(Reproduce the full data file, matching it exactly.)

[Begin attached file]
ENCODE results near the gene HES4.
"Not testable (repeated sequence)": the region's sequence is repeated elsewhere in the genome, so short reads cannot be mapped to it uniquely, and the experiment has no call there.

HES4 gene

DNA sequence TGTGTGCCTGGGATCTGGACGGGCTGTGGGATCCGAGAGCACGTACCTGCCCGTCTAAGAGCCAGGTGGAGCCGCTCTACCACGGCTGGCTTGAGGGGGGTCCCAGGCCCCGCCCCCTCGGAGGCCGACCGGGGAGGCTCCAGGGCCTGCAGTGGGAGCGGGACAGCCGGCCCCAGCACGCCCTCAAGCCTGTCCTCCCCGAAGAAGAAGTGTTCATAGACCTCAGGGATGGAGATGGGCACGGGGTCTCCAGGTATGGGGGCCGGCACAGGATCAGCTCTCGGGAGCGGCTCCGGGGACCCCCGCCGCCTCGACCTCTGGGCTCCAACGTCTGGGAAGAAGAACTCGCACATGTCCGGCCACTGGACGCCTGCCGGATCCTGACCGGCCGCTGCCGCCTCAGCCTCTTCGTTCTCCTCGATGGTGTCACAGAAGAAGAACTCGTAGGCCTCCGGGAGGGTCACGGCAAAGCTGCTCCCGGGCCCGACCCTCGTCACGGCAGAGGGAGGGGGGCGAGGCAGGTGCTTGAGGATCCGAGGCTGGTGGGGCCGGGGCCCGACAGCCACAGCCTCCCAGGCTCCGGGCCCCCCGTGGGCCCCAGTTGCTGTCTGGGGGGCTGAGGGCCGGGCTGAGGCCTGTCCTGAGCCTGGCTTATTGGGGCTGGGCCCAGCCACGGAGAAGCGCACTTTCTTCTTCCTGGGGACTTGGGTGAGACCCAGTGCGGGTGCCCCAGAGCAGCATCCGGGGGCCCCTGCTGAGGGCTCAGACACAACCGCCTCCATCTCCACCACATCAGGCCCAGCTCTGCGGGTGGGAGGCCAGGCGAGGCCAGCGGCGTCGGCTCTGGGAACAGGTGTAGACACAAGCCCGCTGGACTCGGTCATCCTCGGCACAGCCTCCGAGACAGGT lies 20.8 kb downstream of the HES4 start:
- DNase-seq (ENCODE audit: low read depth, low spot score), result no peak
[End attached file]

ENCODE results near the gene HES4.
"Not testable (repeated sequence)": the region's sequence is repeated elsewhere in the genome, so short reads cannot be mapped to it uniquely, and the experiment has no call there.

HES4 gene

DNA sequence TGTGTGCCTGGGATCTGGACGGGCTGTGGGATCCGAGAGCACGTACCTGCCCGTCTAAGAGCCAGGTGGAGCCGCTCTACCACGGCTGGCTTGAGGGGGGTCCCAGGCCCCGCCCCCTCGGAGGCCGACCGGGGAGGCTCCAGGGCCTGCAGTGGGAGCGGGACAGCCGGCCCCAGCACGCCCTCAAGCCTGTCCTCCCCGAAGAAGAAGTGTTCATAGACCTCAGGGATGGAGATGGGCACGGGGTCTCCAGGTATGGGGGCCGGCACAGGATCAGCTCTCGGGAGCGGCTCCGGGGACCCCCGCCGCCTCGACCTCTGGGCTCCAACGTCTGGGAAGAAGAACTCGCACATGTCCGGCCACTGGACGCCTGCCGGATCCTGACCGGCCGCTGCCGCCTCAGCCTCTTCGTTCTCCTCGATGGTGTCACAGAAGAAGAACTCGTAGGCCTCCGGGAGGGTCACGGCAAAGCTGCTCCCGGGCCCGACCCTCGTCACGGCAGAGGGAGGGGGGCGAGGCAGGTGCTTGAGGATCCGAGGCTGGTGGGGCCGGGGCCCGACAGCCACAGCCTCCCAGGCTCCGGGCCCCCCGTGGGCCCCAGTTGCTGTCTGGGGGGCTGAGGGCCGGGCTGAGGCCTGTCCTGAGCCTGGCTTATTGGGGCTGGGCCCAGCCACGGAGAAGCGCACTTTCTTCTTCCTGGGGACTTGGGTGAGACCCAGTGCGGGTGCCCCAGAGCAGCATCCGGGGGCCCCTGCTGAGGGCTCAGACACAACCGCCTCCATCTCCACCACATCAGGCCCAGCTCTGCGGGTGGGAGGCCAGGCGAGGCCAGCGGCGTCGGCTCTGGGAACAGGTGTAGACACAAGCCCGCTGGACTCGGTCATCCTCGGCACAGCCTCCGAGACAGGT lies 20.8 kb downstream of the HES4 start:
- DNase-seq (ENCODE audit: low read depth, low spot score), result no peak